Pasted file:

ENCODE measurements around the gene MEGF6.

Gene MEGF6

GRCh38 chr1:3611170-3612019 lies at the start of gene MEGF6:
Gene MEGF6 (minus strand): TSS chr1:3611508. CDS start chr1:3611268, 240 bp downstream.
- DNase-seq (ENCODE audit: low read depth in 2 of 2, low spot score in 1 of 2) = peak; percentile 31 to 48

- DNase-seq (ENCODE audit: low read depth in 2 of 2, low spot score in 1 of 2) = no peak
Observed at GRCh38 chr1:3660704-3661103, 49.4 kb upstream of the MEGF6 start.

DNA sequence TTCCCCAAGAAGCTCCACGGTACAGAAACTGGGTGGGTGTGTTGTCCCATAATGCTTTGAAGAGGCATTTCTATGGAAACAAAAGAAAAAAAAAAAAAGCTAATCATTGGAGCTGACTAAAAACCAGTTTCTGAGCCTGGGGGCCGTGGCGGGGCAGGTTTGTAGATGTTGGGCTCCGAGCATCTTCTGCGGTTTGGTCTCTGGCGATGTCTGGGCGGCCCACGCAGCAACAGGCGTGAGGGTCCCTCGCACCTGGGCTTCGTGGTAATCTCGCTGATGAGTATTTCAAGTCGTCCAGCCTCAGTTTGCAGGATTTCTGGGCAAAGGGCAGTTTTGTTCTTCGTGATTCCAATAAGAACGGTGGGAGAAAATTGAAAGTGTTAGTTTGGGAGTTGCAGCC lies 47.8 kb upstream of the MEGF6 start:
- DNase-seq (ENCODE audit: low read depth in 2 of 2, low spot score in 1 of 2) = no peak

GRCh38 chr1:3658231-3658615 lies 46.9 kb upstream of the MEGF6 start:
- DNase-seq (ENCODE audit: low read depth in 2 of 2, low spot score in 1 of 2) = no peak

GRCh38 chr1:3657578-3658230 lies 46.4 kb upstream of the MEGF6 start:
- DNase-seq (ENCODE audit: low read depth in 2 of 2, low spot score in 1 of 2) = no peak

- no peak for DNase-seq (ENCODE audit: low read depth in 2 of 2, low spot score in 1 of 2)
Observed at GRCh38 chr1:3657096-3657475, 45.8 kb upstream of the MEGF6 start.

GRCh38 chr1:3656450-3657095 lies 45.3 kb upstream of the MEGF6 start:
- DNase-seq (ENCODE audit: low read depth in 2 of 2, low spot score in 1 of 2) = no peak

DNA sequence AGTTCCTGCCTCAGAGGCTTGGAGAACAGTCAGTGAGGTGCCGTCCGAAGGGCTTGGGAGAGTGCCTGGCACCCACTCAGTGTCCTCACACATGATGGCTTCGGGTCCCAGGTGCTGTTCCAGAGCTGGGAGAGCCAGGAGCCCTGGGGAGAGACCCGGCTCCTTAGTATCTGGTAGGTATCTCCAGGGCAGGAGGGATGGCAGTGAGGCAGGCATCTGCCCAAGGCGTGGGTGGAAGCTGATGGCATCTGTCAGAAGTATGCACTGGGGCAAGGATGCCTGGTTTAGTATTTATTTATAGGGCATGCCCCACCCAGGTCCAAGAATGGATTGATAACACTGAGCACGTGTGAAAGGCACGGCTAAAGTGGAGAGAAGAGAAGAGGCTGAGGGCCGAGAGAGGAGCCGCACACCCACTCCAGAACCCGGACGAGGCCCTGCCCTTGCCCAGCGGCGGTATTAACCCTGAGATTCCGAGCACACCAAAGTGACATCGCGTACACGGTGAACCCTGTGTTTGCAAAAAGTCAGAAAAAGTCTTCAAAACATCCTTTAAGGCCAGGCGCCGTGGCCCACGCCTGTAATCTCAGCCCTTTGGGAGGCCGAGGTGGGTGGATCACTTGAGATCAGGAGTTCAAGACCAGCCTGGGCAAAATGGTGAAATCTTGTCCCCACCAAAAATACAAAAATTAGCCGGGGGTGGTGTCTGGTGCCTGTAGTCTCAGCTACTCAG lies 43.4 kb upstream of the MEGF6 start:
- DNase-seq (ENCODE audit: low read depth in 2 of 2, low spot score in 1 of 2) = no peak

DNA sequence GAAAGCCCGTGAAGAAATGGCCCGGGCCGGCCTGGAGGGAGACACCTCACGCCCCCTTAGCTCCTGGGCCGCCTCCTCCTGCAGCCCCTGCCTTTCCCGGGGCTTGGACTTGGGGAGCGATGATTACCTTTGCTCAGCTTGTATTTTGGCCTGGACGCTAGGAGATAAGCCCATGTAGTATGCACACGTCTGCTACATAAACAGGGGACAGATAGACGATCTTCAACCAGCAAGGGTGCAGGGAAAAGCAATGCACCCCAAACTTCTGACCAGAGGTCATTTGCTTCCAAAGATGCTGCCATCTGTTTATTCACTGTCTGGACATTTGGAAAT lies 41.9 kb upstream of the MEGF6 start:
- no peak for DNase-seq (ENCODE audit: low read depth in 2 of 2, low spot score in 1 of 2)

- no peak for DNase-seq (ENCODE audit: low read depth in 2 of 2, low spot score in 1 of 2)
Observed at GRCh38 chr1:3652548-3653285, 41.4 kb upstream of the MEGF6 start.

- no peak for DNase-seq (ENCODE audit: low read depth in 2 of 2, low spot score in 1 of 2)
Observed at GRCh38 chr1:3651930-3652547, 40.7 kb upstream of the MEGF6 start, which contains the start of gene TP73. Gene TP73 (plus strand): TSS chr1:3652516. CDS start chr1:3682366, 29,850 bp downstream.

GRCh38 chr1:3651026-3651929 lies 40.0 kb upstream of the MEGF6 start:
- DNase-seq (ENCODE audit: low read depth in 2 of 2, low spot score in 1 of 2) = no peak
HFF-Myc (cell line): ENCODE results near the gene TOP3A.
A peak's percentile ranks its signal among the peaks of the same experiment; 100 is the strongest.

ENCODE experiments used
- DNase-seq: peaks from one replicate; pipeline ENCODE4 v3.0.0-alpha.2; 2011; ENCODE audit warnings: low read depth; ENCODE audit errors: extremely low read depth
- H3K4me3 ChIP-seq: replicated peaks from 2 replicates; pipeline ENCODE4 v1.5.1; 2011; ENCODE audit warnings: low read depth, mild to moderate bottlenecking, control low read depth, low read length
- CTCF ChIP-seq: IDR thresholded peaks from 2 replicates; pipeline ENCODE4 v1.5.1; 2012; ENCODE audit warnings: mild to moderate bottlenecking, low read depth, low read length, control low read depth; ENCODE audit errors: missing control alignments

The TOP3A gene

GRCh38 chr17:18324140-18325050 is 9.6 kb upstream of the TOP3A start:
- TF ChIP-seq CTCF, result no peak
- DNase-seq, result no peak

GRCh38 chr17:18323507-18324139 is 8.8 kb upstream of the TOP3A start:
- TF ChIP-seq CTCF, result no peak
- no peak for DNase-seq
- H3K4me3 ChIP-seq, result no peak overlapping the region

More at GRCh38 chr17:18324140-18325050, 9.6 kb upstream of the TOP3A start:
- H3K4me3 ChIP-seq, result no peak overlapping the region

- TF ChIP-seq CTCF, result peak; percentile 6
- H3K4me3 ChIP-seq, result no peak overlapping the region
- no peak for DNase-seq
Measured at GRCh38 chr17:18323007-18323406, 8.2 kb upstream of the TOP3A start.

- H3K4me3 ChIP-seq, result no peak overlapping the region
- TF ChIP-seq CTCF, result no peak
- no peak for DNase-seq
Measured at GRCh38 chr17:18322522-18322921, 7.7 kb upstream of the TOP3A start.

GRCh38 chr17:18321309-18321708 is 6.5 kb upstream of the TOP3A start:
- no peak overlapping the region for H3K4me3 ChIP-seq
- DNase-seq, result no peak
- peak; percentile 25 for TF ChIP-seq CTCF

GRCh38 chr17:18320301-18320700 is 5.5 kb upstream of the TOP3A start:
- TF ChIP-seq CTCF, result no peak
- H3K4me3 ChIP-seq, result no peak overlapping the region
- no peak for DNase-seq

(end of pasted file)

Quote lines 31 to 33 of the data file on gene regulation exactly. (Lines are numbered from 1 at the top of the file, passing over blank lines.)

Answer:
- DNase-seq: peaks from one replicate; pipeline ENCODE4 v3.0.0-alpha.2; 2011; ENCODE audit warnings: low read depth; ENCODE audit errors: extremely low read depth
- H3K4me3 ChIP-seq: replicated peaks from 2 replicates; pipeline ENCODE4 v1.5.1; 2011; ENCODE audit warnings: low read depth, mild to moderate bottlenecking, control low read depth, low read length
- CTCF ChIP-seq: IDR thresholded peaks from 2 replicates; pipeline ENCODE4 v1.5.1; 2012; ENCODE audit warnings: mild to moderate bottlenecking, low read depth, low read length, control low read depth; ENCODE audit errors: missing control alignments